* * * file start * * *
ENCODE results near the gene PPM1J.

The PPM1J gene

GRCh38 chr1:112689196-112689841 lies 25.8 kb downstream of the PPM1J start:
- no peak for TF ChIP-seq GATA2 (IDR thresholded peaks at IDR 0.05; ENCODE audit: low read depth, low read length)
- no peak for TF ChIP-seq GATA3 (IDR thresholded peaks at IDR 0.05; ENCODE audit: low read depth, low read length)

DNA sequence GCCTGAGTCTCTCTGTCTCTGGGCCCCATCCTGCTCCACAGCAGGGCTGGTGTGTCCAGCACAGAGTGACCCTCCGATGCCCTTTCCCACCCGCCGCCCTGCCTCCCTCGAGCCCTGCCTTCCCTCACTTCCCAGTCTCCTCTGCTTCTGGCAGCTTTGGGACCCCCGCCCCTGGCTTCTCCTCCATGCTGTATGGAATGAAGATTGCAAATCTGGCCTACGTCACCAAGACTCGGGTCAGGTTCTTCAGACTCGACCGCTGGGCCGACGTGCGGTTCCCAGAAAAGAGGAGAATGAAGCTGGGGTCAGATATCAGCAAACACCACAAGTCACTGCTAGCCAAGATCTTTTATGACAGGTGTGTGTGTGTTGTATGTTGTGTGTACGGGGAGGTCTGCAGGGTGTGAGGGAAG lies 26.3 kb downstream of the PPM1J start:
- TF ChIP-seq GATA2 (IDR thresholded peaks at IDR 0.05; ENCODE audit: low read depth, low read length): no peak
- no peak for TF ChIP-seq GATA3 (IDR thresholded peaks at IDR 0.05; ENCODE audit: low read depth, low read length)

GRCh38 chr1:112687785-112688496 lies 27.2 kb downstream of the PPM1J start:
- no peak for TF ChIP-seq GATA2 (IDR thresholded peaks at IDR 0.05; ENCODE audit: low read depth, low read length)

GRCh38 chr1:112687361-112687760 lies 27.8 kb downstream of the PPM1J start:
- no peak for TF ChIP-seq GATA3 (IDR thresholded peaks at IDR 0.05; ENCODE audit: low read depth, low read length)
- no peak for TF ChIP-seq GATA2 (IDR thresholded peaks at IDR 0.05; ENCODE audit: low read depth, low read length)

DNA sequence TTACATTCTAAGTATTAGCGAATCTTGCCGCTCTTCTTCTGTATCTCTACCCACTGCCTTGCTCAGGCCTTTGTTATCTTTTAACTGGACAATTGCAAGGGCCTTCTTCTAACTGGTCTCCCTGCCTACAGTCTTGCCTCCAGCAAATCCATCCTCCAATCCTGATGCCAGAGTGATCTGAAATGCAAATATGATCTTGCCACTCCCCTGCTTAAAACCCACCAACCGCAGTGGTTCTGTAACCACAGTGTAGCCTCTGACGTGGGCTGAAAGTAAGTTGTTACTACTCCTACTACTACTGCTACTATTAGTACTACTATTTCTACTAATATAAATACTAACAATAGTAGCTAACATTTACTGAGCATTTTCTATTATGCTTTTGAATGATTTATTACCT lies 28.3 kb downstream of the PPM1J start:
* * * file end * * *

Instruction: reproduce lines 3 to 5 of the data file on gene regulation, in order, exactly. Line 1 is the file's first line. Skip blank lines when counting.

GRCh38 chr1:112689196-112689841 lies 25.8 kb downstream of the PPM1J start:
- no peak for TF ChIP-seq GATA2 (IDR thresholded peaks at IDR 0.05; ENCODE audit: low read depth, low read length)
- no peak for TF ChIP-seq GATA3 (IDR thresholded peaks at IDR 0.05; ENCODE audit: low read depth, low read length)